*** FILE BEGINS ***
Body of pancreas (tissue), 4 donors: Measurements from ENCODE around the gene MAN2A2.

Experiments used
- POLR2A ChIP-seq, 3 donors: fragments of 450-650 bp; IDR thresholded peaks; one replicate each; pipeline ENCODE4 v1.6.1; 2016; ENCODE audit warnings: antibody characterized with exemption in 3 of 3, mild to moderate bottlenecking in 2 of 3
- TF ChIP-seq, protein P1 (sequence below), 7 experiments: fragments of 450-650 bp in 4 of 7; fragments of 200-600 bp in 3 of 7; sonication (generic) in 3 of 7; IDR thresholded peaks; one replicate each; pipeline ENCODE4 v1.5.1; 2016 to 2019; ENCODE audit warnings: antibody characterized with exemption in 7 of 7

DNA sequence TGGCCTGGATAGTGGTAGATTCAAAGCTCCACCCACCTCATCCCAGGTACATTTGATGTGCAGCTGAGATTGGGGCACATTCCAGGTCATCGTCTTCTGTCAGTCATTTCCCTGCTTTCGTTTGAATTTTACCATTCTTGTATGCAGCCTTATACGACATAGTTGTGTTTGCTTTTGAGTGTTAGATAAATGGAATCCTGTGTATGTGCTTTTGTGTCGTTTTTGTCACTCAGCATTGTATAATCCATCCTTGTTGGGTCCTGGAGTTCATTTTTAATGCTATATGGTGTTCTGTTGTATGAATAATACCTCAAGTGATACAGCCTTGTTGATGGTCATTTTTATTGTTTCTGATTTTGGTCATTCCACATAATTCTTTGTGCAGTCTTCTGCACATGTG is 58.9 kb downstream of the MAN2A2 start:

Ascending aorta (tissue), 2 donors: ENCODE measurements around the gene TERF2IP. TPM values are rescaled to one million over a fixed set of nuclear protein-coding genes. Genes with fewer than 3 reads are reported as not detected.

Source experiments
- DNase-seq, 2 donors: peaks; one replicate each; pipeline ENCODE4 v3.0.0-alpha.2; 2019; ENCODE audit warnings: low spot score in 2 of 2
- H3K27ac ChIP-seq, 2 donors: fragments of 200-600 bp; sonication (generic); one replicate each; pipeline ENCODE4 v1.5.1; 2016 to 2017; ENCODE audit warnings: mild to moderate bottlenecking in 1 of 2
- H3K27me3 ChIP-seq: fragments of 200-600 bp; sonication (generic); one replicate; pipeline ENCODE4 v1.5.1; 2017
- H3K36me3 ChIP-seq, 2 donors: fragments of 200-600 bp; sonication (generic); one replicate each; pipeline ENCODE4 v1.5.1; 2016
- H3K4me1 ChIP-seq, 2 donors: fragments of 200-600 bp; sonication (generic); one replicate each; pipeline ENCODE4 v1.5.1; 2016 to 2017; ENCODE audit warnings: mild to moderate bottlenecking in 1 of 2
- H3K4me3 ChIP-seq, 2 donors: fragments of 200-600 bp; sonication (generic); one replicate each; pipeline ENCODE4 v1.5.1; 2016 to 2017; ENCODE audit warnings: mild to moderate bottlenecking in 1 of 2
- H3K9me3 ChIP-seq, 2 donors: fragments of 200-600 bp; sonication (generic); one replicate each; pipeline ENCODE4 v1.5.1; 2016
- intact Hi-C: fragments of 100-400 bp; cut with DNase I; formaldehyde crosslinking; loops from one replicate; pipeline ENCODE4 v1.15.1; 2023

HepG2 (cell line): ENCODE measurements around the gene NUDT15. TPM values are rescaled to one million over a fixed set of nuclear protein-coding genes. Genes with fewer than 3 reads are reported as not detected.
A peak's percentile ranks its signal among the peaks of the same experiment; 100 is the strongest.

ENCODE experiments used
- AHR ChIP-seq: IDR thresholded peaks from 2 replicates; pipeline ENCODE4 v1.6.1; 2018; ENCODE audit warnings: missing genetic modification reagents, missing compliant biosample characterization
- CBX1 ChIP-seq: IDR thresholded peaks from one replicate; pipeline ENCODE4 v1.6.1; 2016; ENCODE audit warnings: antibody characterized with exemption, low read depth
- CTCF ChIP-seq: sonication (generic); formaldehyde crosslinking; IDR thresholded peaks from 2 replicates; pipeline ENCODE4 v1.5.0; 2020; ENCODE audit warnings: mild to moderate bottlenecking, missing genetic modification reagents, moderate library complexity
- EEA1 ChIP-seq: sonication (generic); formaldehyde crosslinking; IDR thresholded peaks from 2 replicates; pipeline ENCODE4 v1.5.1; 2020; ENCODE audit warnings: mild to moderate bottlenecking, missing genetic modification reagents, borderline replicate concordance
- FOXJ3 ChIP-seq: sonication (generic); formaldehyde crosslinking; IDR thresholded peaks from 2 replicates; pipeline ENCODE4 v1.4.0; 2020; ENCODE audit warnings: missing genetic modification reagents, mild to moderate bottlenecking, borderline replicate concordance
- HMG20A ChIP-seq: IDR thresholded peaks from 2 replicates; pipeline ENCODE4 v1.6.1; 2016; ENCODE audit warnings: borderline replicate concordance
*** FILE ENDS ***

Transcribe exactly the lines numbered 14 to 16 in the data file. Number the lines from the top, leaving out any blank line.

- H3K9me3 ChIP-seq, 2 donors: fragments of 200-600 bp; sonication (generic); one replicate each; pipeline ENCODE4 v1.5.1; 2016
- intact Hi-C: fragments of 100-400 bp; cut with DNase I; formaldehyde crosslinking; loops from one replicate; pipeline ENCODE4 v1.15.1; 2023

HepG2 (cell line): ENCODE measurements around the gene NUDT15. TPM values are rescaled to one million over a fixed set of nuclear protein-coding genes. Genes with fewer than 3 reads are reported as not detected.